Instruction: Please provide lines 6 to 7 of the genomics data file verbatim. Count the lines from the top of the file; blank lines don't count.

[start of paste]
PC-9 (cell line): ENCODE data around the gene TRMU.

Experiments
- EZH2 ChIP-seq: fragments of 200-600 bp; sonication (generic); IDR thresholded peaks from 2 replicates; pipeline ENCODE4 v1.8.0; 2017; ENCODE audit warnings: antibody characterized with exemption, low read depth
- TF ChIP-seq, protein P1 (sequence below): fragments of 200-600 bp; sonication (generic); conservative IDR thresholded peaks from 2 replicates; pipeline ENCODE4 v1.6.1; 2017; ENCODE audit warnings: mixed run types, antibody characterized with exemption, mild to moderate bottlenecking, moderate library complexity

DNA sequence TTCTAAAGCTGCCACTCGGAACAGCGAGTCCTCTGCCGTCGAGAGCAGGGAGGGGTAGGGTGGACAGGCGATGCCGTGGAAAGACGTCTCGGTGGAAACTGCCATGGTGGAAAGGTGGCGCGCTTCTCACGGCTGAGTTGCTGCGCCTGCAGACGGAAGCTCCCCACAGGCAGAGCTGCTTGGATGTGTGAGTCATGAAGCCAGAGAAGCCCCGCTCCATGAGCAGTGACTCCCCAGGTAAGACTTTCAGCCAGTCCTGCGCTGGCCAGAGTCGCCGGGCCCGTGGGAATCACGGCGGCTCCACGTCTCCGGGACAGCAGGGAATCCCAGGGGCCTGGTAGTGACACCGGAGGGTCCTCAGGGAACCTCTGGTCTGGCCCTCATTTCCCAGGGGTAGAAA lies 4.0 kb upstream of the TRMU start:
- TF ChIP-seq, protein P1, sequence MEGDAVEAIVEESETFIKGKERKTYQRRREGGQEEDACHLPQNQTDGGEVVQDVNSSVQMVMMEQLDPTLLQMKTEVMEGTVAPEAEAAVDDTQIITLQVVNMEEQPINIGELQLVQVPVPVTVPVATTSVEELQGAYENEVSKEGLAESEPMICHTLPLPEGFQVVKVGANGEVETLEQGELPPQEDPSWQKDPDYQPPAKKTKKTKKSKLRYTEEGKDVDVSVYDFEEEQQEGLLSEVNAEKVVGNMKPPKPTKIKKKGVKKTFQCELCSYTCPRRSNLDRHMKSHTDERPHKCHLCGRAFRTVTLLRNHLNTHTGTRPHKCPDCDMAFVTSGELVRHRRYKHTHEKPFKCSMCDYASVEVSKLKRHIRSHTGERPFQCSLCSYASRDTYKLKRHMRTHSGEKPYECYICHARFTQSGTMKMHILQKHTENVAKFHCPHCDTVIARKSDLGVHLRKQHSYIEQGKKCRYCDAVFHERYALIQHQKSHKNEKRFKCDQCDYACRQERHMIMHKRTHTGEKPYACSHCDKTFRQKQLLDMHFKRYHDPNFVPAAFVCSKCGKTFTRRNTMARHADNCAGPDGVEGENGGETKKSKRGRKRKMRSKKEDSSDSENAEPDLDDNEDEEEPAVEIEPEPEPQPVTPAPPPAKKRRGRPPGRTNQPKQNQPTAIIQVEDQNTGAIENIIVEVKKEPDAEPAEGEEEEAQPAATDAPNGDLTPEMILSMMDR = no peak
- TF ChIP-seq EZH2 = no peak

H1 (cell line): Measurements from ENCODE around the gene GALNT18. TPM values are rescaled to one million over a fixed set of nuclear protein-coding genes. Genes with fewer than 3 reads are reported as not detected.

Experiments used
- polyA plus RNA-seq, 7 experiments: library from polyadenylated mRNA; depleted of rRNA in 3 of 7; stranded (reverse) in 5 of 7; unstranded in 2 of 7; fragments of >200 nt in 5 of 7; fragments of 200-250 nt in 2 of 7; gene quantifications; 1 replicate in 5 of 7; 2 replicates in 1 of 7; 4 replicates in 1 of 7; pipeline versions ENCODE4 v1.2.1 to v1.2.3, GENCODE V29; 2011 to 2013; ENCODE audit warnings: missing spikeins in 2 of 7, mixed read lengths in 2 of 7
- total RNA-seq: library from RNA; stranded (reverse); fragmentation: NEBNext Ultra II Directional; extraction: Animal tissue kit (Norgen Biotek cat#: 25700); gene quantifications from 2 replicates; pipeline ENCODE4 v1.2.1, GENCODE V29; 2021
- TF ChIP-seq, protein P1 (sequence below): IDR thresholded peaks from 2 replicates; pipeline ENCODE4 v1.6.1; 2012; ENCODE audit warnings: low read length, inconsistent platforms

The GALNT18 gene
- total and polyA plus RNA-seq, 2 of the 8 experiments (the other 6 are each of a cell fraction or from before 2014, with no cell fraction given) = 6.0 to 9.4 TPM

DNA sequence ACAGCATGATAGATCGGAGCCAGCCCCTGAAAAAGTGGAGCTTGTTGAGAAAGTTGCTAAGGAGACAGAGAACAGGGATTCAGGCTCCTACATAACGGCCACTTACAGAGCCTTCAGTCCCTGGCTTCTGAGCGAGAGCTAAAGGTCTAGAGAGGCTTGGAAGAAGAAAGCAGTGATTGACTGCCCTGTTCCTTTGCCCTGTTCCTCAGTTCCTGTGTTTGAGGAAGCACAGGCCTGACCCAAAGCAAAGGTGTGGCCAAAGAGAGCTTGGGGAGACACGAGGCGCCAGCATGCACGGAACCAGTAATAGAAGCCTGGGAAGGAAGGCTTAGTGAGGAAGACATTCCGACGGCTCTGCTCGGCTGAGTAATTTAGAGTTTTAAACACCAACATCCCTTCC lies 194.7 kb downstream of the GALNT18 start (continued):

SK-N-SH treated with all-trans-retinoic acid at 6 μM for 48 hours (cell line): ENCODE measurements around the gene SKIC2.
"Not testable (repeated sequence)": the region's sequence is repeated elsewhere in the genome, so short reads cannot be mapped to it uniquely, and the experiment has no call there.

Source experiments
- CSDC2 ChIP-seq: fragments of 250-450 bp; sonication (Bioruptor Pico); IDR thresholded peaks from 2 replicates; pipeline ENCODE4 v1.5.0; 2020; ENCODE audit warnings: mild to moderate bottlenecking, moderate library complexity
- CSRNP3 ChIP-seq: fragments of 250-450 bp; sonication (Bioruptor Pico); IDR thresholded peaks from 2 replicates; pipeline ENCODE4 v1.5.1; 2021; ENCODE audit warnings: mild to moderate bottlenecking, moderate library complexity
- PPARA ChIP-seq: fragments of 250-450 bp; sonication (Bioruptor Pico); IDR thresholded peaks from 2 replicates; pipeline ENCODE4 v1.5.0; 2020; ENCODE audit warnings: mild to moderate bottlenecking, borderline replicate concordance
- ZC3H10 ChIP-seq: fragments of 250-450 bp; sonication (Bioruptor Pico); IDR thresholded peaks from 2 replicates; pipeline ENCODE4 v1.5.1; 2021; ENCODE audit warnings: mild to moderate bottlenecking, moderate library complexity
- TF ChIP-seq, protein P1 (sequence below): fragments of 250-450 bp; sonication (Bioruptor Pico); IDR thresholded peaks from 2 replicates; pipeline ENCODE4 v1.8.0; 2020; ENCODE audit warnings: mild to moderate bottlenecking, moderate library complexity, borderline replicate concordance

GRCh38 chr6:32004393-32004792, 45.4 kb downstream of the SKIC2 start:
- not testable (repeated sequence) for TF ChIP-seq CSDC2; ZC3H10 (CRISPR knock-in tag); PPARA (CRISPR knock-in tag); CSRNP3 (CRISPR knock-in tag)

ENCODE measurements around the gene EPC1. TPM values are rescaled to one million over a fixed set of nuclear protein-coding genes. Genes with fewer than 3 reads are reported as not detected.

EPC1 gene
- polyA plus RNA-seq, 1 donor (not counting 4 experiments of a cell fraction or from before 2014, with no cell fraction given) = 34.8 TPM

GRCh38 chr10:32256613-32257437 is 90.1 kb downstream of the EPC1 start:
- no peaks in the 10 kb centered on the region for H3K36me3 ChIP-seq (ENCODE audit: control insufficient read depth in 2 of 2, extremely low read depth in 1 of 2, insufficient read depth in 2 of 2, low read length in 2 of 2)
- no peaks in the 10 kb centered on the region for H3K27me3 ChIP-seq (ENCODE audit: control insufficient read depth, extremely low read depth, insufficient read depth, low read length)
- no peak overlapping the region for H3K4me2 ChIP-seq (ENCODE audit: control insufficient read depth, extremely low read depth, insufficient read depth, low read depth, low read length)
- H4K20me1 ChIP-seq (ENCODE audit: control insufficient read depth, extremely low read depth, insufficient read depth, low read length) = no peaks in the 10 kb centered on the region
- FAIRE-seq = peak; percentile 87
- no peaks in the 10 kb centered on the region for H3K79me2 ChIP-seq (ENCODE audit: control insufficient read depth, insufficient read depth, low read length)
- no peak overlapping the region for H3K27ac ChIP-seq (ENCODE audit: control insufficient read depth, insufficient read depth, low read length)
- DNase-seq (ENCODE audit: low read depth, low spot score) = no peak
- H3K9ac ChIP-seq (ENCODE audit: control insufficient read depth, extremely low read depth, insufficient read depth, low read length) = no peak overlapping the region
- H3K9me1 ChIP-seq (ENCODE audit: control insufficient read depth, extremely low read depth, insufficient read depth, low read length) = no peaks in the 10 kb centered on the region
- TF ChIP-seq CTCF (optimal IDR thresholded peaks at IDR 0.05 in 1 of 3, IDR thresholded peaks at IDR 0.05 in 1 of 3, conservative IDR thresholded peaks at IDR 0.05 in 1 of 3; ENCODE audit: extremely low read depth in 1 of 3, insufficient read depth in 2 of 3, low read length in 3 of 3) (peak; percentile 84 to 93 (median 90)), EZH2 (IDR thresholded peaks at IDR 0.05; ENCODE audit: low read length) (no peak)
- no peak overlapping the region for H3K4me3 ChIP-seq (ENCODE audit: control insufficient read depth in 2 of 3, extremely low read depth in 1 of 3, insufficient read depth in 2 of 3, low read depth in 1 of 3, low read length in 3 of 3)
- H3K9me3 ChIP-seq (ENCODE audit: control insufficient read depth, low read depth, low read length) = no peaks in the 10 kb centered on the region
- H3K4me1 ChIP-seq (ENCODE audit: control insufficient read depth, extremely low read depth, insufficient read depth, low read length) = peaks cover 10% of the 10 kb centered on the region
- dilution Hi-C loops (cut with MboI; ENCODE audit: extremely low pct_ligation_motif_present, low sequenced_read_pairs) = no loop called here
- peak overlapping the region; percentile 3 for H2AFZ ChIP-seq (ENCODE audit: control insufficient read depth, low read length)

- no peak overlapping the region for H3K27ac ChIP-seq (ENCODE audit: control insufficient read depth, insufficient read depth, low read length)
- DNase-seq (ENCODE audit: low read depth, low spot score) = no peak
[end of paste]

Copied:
- TF ChIP-seq, protein P1, sequence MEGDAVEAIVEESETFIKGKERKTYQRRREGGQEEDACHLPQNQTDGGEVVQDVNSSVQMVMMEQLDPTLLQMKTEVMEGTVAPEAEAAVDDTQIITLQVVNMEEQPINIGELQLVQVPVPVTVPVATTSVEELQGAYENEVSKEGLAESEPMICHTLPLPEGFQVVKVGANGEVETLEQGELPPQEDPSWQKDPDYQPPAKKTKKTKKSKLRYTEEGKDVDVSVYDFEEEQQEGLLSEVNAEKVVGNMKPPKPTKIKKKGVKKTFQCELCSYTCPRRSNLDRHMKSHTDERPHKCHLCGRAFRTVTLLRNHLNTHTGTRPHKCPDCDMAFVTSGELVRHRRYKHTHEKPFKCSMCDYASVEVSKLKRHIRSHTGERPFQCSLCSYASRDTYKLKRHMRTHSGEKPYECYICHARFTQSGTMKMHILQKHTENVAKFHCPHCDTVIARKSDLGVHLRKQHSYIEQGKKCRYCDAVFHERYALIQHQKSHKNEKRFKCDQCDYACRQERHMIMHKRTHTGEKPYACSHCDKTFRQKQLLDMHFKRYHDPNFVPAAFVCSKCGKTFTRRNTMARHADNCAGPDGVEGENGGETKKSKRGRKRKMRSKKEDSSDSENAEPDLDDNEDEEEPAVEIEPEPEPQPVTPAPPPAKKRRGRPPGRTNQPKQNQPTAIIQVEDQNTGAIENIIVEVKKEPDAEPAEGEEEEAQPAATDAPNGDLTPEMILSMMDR = no peak
- TF ChIP-seq EZH2 = no peak